Design Spotlight: 1969 Holden Hurricane Concept

Rising from Down Under

Only the automotive cognoscenti recognize the Holden name, the car manufacturer out of Australia out of which great engineering and automobiles have emerged. Here’s a good reason to remember the name–the 1969 Holden Hurricane Concept, recently restored to its original glory. The restoration project took a full five years, but it was clearly worth it based on the photos. Painstakingly conducted by Holden designers and engineers, the project started in 2006 and utilized original parts and specs in the process.

The original vehicle was codenamed RD 001 and was built to showcase the future of automotive technology in 1969. The Hurricane was mid-engined with rear wheel drive and two seats, but the impressive aspects were the revolutionary digital instrument binnacle, automatic temp AC, rear facing camera and automatic route finder as well as numerous pioneering safety features like a fire detection system. It was shown at the 1969 Melbourne Auto Show to critical acclaim for obvious reasons. It had the tech and the guts, including the 4.2 liter 262 horsepower V8 engine with quad-barrel carburetor, throwing down power numbers that did not belie the svelte fiberglass body. Without conventional swing doors, the canopy was operated hydraulically and both driver and passenger were elevated in the sport seats for improved egress. The orange aluminum metallic finish flake paint was also experimental at the time, and we think an excellent choice. Nothing short of remarkable is the original idea and execution and, of course, the careful restoration which product you see here. 42 years later, the design is still absolutely stunning.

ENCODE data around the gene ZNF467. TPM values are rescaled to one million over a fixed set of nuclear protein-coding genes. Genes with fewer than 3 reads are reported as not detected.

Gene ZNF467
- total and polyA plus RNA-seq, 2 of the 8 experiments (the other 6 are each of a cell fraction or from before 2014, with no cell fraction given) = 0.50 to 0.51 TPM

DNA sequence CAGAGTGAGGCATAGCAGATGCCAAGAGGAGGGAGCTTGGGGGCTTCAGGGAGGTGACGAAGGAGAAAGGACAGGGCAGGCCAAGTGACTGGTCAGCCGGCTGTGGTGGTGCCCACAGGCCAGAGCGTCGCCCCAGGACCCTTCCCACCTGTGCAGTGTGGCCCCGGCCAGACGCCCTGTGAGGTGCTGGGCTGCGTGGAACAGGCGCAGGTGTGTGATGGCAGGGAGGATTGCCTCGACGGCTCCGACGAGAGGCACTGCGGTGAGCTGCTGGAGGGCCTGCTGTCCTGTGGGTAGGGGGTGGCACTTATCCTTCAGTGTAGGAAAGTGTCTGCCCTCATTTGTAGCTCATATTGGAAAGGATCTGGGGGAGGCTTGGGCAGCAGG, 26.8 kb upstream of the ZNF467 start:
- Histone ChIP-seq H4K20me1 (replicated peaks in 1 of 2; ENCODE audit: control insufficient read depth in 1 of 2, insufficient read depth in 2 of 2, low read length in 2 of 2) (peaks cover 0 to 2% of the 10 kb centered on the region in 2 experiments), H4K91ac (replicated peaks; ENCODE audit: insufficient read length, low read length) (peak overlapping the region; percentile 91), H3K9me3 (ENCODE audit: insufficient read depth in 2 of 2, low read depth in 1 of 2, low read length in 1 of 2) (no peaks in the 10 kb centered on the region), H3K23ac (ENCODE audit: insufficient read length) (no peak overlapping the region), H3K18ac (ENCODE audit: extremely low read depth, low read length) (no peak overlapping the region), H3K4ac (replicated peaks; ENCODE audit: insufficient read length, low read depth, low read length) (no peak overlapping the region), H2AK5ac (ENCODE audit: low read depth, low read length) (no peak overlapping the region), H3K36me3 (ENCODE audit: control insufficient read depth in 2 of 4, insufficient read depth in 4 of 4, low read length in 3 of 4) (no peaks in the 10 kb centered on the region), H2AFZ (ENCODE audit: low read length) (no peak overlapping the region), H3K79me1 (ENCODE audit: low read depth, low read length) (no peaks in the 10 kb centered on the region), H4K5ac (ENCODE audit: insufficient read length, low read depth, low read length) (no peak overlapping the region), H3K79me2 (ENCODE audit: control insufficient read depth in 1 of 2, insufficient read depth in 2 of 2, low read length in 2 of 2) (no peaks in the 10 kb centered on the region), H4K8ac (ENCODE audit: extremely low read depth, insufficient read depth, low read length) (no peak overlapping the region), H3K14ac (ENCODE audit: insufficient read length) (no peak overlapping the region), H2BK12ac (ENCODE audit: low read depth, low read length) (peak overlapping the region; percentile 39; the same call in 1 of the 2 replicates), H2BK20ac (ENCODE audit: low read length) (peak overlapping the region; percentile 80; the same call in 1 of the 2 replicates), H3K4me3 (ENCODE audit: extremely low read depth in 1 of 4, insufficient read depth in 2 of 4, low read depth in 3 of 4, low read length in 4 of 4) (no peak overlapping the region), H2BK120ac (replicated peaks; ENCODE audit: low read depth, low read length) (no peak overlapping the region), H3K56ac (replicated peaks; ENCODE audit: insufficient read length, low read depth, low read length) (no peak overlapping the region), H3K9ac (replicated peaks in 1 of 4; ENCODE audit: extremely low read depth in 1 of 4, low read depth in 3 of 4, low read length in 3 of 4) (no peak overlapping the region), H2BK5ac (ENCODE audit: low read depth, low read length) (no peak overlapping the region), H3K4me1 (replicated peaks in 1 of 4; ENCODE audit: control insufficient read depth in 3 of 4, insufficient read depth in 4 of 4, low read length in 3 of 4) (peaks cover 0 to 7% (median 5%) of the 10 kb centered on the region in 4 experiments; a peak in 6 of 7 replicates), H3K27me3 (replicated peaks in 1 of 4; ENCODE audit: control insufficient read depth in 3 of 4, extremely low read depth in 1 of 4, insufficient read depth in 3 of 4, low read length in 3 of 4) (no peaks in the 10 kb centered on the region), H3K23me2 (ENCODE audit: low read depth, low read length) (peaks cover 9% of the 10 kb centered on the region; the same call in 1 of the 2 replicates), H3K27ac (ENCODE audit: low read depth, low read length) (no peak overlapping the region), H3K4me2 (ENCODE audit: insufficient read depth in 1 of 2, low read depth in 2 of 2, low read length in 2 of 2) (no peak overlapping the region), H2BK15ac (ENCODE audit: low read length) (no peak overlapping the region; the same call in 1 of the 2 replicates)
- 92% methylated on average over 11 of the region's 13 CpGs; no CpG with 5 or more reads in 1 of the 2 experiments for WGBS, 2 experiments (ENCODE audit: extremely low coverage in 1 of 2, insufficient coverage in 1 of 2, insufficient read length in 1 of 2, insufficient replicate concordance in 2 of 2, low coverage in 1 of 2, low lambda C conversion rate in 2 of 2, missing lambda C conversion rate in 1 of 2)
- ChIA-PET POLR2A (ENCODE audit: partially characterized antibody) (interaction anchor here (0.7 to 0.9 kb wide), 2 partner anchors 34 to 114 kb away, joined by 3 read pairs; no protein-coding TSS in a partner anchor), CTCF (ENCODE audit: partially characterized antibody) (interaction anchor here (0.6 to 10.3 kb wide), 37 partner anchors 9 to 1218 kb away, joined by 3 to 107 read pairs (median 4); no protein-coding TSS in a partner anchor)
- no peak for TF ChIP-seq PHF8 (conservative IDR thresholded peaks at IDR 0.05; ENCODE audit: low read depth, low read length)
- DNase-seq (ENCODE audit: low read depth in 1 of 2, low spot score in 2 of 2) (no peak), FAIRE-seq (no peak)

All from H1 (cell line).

More photos after the jump.

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